on the command line, `gcc' determines which actions to perform,
including preprocessing, compiling (in a variety of possible
languages), assembling, and linking.
   For example, the command `gcc foo.c' "drives" the file `foo.c'
through the preprocessor `cpp', then the C compiler (internally named
`cc1'), then the assembler (usually `as'), then the linker (`ld'),
producing an executable program named `a.out' (on UNIX systems).
   As another example, the command `gcc foo.cc' would do much the same
as `gcc foo.c', but instead of using the C compiler named `cc1', `gcc'
would use the C++ compiler (named `cc1plus').
   In a GNU Fortran installation, `gcc' recognizes Fortran source files
by name just like it does C and C++ source files.  It knows to use the
Fortran compiler named `f771', instead of `cc1' or `cc1plus', to
compile Fortran files.
   Non-Fortran-related operation of `gcc' is generally unaffected by
installing the GNU Fortran version of `gcc'.  However, without the
installed version of `gcc' being the GNU Fortran version, `gcc' will
not be able to compile and link Fortran programs--and since `g77' uses
`gcc' to do most of the actual work, neither will `g77'!
   The `g77' command is essentially just a front-end for the `gcc'
command.  Fortran users will normally use `g77' instead of `gcc',
because `g77' knows how to specify the libraries needed to link with
Fortran programs (`libg2c' and `lm').  `g77' can still compile and link
programs and source files written in other languages, just like `gcc'.
   The command `g77 -v' is a quick way to display lots of version
information for the various programs used to compile a typical
preprocessed Fortran source file--this produces much more output than
`gcc -v' currently does.  (If it produces an error message near the end
of the output--diagnostics from the linker, usually `ld'--you might
have an out-of-date `libf2c' that improperly handles complex
arithmetic.)  In the output of this command, the line beginning `GNU
Fortran Front End' identifies the version number of GNU Fortran;
immediately preceding that line is a line identifying the version of
`gcc' with which that version of `g77' was built.
   The `libf2c' library is distributed with GNU Fortran for the
convenience of its users, but is not part of GNU Fortran.  It contains
the procedures needed by Fortran programs while they are running.
   For example, while code generated by `g77' is likely to do
additions, subtractions, and multiplications "in line"--in the actual
compiled code--it is not likely to do trigonometric functions this way.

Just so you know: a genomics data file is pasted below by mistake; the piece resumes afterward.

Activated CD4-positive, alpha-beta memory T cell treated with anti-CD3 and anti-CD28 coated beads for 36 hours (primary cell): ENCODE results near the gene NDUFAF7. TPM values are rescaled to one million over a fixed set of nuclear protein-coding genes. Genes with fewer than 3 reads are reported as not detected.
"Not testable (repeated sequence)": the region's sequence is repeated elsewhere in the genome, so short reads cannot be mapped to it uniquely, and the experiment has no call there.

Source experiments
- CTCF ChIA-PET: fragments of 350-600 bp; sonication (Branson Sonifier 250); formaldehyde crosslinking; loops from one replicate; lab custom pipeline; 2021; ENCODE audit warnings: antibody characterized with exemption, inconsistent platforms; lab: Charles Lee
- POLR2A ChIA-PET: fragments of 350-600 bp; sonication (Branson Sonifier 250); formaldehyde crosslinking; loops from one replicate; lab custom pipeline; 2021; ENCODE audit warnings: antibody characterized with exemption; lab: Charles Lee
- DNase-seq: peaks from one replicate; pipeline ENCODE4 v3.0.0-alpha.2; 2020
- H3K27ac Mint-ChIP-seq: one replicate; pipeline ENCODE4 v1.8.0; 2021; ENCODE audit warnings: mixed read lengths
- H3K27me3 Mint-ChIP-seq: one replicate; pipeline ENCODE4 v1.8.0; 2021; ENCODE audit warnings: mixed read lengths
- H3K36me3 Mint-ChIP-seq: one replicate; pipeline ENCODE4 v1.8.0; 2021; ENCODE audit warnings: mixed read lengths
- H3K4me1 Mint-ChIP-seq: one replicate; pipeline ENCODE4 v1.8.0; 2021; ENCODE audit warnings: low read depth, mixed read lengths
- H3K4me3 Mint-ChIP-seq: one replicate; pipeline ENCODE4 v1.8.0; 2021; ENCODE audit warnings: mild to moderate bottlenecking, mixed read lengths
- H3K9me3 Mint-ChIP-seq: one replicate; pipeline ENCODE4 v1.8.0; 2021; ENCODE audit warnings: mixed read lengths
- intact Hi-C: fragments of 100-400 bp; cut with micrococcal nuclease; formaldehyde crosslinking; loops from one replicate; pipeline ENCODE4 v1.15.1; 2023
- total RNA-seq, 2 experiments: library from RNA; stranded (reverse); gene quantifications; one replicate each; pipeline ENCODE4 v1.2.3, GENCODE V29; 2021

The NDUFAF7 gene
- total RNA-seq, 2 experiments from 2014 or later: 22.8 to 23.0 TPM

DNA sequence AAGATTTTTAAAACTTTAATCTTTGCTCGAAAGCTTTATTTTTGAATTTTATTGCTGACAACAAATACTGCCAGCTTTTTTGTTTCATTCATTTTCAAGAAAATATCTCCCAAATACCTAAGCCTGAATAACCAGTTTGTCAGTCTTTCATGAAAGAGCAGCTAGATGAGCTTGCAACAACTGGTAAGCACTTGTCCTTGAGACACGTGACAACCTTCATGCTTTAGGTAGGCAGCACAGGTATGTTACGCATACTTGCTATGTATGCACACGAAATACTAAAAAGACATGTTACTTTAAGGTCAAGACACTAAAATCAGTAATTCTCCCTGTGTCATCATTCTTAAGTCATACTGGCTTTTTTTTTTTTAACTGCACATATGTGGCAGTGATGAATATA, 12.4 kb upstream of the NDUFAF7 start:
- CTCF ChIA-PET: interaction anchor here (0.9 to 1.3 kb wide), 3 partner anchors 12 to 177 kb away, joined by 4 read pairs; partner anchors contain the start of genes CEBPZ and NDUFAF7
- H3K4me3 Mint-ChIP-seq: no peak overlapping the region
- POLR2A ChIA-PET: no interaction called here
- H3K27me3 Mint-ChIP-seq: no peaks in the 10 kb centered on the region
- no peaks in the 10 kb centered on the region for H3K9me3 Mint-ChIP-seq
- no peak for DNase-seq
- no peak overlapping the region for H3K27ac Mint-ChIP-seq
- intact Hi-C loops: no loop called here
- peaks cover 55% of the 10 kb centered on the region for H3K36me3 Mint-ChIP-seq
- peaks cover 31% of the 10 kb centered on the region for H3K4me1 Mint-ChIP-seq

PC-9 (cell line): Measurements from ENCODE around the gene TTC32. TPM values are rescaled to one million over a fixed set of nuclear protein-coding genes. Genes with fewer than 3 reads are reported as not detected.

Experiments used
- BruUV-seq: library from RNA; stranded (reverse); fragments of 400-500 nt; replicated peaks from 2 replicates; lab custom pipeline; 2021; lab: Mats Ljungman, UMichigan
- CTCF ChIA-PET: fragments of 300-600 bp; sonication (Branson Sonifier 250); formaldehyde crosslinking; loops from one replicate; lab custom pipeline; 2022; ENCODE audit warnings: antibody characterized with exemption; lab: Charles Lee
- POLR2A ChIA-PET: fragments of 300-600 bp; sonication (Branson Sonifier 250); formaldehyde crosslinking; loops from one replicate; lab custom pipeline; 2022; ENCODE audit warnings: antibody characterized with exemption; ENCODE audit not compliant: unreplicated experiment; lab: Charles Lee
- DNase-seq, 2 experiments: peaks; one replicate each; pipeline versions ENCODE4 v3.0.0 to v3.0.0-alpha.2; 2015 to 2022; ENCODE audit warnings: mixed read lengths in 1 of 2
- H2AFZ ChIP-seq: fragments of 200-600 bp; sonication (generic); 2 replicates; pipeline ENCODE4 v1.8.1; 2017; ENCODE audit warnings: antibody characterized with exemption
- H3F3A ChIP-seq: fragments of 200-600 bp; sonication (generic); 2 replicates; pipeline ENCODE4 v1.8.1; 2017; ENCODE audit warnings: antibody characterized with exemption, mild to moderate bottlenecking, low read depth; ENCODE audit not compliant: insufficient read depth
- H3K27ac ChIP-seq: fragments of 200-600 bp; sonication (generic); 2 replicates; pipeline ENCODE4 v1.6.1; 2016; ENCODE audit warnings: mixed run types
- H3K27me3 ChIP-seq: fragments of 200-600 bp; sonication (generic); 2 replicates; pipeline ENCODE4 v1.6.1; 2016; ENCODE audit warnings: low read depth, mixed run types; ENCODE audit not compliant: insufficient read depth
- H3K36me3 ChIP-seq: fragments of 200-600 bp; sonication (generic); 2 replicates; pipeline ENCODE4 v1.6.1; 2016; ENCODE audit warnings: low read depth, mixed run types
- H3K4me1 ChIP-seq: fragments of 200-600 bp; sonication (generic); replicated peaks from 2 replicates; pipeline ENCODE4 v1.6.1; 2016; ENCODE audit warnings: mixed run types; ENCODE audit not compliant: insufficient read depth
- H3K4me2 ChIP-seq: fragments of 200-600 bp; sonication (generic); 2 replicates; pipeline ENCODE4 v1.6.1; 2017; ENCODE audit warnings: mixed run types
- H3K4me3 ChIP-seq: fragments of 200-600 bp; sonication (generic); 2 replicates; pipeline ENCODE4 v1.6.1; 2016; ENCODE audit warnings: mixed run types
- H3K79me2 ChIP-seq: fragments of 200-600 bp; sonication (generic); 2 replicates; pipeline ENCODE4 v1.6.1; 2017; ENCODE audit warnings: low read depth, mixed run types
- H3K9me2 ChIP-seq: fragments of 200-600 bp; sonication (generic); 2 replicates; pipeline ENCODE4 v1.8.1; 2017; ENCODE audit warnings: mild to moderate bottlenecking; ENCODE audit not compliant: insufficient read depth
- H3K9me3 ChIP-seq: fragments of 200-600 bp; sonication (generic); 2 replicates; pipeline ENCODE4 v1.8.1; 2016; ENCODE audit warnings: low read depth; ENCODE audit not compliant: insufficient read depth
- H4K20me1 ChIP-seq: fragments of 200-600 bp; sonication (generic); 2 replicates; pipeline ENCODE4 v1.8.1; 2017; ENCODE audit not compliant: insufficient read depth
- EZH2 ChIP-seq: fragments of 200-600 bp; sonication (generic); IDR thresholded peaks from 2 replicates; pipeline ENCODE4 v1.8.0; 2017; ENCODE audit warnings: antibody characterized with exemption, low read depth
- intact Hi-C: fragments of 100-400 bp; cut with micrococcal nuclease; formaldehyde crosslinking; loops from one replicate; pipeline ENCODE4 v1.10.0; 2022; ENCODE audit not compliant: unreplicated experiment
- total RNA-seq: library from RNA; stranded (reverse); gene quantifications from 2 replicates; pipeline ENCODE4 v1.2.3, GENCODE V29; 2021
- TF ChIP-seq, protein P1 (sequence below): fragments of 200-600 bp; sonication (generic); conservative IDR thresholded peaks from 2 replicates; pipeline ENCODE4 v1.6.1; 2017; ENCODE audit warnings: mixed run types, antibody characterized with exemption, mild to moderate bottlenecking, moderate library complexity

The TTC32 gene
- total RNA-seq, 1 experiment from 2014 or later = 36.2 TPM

Instead, operations like trigonometric functions are compiled by the
`f771' compiler (invoked by `g77' when compiling Fortran code) into
machine code that, when run, calls on functions in `libg2c', so
`libg2c' must be linked with almost every useful program having any
component compiled by GNU Fortran.  (As mentioned above, the `g77'
command takes care of all this for you.)
   The `f771' program represents most of what is unique to GNU Fortran.
While much of the `libg2c' component comes from the `libf2c' component
of `f2c', a free Fortran-to-C converter distributed by Bellcore (AT&T),
plus `libU77', provided by Dave Love, and the `g77' command is just a
small front-end to `gcc', `f771' is a combination of two rather large
chunks of code.
   One chunk is the so-called "GNU Back End", or GBE, which knows how
to generate fast code for a wide variety of processors.  The same GBE
is used by the C, C++, and Fortran compiler programs `cc1', `cc1plus',
and `f771', plus others.  Often the GBE is referred to as the "gcc back
end" or even just "gcc"--in this manual, the term GBE is used whenever
the distinction is important.
   The other chunk of `f771' is the majority of what is unique about
GNU Fortran--the code that knows how to interpret Fortran programs to
determine what they are intending to do, and then communicate that
knowledge to the GBE for actual compilation of those programs.  This
chunk is called the "Fortran Front End" (FFE).  The `cc1' and `cc1plus'
programs have their own front ends, for the C and C++ languages,
respectively.  These fronts ends are responsible for diagnosing
incorrect usage of their respective languages by the programs the
process, and are responsible for most of the warnings about
questionable constructs as well.  (The GBE handles producing some
warnings, like those concerning possible references to undefined
   Because so much is shared among the compilers for various languages,
much of the behavior and many of the user-selectable options for these
compilers are similar.  For example, diagnostics (error messages and
warnings) are similar in appearance; command-line options like `-Wall'
have generally similar effects; and the quality of generated code (in
terms of speed and size) is roughly similar (since that work is done by
the shared GBE).